As the legal landscape evolves, the integration of virtual reality (VR) technology into courtroom settings is becoming an increasingly prominent topic of discussion. This innovative approach holds the potential to revolutionize the way legal proceedings are conducted, offering a more immersive and efficient experience for all participants.

The implementation of VR courtrooms presents a myriad of advantages. By recreating the physical courtroom environment in a digital space, VR can provide remote access to legal proceedings, enabling individuals to attend and participate from anywhere in the world. This accessibility can significantly enhance the reach of the justice system, ensuring that geographical barriers no longer impede access to fair and equitable legal representation.

Moreover, VR courtrooms can offer enhanced visualization and simulation capabilities, allowing for more accurate and compelling presentations of evidence and testimony. This can lead to a deeper understanding of the case among jurors and ultimately contribute to more informed and well-reasoned decision-making.

The first virtual court in India was launched in Faridabad in the year 2019. Up to then rare attempts were made by the Indian Judiciary proportionally to convert the traditional courts into virtual ones.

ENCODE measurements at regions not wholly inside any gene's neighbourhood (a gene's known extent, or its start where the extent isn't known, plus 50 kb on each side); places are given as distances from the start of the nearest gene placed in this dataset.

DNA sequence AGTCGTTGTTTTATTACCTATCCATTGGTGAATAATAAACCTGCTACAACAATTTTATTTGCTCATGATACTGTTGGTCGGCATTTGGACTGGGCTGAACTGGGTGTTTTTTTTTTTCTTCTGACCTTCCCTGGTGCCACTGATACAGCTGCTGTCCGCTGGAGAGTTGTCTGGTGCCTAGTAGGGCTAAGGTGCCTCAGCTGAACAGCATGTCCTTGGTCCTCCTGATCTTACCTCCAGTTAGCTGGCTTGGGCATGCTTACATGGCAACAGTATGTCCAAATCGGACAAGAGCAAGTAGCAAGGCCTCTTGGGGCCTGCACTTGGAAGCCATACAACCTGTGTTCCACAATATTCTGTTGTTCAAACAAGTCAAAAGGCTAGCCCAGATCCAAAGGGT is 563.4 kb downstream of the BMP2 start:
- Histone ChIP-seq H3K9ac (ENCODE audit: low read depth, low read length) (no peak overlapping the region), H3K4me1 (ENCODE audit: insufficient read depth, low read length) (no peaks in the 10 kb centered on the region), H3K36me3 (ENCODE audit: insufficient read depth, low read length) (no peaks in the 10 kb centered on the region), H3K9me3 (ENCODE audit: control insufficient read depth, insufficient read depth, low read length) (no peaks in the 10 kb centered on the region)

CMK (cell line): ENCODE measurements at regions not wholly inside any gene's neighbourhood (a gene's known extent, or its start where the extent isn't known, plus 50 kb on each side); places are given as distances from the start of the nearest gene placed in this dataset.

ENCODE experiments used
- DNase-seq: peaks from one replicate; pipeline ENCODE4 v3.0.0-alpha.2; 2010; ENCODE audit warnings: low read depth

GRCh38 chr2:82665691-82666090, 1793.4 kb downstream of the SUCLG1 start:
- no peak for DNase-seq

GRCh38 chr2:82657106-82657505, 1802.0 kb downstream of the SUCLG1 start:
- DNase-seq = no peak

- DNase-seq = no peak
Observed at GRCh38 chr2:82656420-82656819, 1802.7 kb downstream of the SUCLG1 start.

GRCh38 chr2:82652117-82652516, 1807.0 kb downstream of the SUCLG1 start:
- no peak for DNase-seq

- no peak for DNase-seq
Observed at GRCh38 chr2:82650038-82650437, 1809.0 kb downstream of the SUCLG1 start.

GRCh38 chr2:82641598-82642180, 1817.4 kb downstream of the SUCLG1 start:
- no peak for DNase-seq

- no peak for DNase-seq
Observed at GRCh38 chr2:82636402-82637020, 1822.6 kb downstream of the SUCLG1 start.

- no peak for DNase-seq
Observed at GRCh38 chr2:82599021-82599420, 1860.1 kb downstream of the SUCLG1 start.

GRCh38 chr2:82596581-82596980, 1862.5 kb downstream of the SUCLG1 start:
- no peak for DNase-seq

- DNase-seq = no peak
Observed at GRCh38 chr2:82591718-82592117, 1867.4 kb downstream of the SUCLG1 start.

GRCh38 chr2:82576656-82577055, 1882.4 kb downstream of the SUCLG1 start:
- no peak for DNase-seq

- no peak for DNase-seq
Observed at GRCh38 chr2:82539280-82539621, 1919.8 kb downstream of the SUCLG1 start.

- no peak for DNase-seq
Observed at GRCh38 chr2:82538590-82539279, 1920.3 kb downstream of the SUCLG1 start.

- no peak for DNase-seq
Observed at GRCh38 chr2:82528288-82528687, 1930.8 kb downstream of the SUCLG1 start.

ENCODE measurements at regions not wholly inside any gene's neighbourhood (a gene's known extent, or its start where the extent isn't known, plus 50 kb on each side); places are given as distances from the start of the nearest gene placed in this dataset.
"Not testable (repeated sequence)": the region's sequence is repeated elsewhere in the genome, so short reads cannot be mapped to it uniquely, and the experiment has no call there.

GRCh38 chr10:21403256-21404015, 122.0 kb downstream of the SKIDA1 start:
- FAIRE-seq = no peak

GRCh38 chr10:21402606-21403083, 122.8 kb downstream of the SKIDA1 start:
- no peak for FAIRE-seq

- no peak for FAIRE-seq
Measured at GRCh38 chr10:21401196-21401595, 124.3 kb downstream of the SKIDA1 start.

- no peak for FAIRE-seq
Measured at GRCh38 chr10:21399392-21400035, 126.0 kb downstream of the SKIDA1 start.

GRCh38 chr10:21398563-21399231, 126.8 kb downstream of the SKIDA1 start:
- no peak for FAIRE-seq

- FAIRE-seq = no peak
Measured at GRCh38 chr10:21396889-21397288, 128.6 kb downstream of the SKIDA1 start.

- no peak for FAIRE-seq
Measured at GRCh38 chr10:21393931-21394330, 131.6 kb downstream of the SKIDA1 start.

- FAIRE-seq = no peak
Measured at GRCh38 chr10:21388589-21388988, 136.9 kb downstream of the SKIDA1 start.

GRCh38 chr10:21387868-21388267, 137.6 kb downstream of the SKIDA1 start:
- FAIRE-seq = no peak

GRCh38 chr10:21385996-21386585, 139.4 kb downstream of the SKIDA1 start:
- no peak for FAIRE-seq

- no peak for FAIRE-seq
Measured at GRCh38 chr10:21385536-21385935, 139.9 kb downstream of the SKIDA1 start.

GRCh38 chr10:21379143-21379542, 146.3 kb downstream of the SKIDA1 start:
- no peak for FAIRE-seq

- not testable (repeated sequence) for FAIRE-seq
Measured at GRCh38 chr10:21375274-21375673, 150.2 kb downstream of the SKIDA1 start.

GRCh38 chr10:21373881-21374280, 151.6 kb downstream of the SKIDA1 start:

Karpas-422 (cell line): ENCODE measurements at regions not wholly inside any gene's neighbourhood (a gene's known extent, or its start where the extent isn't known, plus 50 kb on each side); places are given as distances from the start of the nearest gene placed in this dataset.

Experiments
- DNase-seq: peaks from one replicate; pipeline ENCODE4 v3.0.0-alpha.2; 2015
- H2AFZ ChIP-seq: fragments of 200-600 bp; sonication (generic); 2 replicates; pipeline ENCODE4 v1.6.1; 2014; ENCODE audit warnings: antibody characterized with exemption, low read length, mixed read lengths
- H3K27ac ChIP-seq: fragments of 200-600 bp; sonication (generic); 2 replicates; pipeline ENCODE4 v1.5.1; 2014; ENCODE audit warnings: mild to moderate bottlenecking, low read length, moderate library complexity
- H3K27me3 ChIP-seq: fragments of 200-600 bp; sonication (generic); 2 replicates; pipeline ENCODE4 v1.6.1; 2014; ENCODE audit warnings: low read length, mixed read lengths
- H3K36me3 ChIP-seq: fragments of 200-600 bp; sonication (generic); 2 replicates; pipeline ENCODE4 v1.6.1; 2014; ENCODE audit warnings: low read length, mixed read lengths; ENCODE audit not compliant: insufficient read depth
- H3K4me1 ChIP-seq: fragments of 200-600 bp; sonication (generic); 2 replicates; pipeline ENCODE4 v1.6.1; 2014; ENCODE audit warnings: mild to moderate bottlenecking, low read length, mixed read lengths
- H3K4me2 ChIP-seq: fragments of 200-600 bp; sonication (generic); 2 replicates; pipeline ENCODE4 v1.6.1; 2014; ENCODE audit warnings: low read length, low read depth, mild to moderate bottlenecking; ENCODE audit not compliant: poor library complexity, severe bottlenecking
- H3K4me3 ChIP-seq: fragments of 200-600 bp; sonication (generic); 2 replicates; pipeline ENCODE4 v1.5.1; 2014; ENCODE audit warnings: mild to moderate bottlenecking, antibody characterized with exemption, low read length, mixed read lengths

The Supreme Court of India launched an application unveiled by the President of India, that has the potential of effectively translating English judicial records into nine vernacular languages and vice versa, One notable publication is the “Adoption of Virtual Courts in India” by Dr. Karnika Seth, the Supreme Court’s bilingual application called “Supreme Court Vidhik Anuvaad Software”(SUVAS) nurtures the user with access to real-time judicial data, statistics, case status, review screen, daily orders, and judgments, etc. Certain advanced developments such as capturing testimony by video conferencing etc have undoubtedly brought easement and efficiency in the means of the justice delivery system.

Another critical analysis by LiveLaw examines the virtual courtrooms and access to justice during the coronavirus pandemic. These publications and analyses provide insights into the legal framework supporting the transition to virtual proceedings and the potential future of VR courtrooms in India. They reflect the judiciary’s efforts to maintain the right to access justice and information during unprecedented times.


  • Reconstructing crime scenes: By utilising 3D modelling and spatial mapping, virtual reality systems help to properly recreate crime scenes.